necessarily going, there is really nothing more to say than what seems of interest to them at the moment, and if no one has such interest, then that's true—for themselves as well as for you.

If such a way of beginning appears to be extraordinarily lax—granted that writing is, in one sense, a discipline of very complex and actual particularity—do remember that one's own interests and commitments in no way involve the possibility of others until those others have entered their condition. My excitement will only be an irritation for anyone who finds himself sharing neither my situation of experience nor my own commitment to the terms of the activity involved. How, then, engender such circumstance as makes a common ground?

First of all, begin with what's there—by which I mean, the literal fact of the people. You can ask them "what they want to do" and may well get the answer, "nothing"—but that's enough, i.e., push that, "what is that state of activity," or literally do nothing, if that is chosen as the state of possibility. In such a situation the one thing most dulling seems to me to insist that such and such is a "great" book or that this or that way of writing is most "effective" and to argue consequently, but only with oneself, all the possible justifications.

You may choose to impose upon them the necessity of writing something—there is obviously no reason not to—but don't limit it too didactically to a "subject" and don't look for what you think it should say. The dreary habit of parroting so prevalent in contemporary education comes of such insistence, and profits no one at all. Take what is said as the context and use that as the means of exchange. You cannot apply to an alternative or to a rule you may respect, which the writer himself has not experienced. In other words, make known to him that what he is saying has the possibility of this or that extension—not that what is unknown to him is a constant and frustrating limit.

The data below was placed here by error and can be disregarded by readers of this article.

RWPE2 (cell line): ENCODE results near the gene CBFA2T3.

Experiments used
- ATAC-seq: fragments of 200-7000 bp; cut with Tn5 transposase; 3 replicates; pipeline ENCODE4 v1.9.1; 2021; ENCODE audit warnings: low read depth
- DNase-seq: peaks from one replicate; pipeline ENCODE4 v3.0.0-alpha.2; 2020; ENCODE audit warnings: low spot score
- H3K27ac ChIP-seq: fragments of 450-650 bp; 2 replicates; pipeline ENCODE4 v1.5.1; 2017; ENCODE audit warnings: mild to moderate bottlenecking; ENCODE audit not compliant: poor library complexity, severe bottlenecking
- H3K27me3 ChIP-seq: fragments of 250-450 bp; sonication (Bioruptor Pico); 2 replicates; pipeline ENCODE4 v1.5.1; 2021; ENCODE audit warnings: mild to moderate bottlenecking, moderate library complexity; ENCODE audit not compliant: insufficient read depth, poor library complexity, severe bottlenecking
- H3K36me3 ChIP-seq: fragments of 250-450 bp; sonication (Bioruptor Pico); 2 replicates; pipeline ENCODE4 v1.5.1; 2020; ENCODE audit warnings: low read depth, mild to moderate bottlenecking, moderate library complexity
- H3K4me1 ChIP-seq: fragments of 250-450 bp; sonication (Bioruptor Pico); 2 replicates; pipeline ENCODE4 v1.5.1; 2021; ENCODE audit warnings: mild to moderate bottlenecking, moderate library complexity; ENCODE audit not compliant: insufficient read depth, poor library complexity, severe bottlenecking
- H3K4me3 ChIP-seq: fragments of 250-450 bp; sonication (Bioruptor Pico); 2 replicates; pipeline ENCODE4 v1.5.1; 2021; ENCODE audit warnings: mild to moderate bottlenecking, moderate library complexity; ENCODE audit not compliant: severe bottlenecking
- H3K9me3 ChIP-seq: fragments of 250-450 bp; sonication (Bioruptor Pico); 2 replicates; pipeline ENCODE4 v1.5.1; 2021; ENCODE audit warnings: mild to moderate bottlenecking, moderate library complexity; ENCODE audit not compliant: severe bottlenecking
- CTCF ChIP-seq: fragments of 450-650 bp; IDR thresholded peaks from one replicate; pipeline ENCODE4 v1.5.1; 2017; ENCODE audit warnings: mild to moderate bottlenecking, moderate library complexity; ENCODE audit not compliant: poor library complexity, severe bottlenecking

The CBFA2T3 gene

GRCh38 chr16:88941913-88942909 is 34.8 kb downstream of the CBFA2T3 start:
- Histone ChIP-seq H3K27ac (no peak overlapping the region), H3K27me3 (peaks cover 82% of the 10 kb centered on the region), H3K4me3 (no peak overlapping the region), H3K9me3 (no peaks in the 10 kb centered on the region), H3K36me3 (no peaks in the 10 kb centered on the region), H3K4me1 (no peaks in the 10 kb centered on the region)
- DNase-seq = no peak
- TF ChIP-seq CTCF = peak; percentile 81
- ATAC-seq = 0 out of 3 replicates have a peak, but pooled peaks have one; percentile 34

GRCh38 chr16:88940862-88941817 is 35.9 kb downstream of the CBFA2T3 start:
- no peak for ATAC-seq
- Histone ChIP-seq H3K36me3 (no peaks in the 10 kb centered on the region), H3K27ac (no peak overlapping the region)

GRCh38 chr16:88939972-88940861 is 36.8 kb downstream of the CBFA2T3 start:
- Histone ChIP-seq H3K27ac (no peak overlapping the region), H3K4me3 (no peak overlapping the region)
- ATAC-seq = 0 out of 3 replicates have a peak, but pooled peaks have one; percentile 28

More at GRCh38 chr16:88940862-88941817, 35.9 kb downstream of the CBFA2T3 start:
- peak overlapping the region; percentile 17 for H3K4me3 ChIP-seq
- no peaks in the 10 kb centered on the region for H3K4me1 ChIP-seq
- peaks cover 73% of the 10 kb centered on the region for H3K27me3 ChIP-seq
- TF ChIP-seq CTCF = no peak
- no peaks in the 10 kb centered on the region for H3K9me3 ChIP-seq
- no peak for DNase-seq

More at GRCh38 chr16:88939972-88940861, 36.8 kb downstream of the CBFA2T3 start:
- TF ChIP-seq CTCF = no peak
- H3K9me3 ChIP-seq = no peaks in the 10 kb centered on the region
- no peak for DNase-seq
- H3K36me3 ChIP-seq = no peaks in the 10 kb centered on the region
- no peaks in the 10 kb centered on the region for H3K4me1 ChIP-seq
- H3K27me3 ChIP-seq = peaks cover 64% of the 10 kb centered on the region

Having once taught the first grade, I can remember that lovely experience of witnessing someone's coming into the possibility of reading and writing, so that the literal fact of speech gains extension in time and space in immeasurable senses. It is an absolutely human delight, and if people have forgotten that, it may well be due to the fact that this incredible agency has been so hedged in by impositions of purpose , and necessary meaning , and all manner of didactic insistence. As if the only point in learning how to swim were to get from A to B . . . Poets were once called "makers" and the word poetry comes from a root meaning "to make." But what to make—despite all insistences to the contrary—is as viable as language and human condition can make manifest. It's hardly permis-


sive to want to return some of that possibility to senses of teaching and learning.

In fact, that seems finally the point—that unless writing does become that pleasure, it remains a drudgery and only an occasion prompting more criticism, more "doing it wrong." How to make it such pleasure no one can easily tell another, nor can one assume that all people will share equally in its delights. But you don't have to kill it. You don't have to humiliate and ignore and find contemptible what may be the very possibility you are committed to foster. I am sick to death of "taste" which wants to convert all experience to terms of fashion and the social. Rather, respect Pound's "Damn your taste! I want if possible to sharpen your perceptions, after which your taste can take care of itself." Your own are involved as well as those of your students.

How you do what you do remains your own possibility, and invention. It may or may not involve books, newspapers, films, television—or any fact of activity possible to your life and that of your students. Writing is an activity, not a subject. You cannot propose an isolated area of its relevance.

What follows, then, is an instance of my own involvement with teaching and writing, specifically with poetry—although writing is, for me, all that is made with words and written down.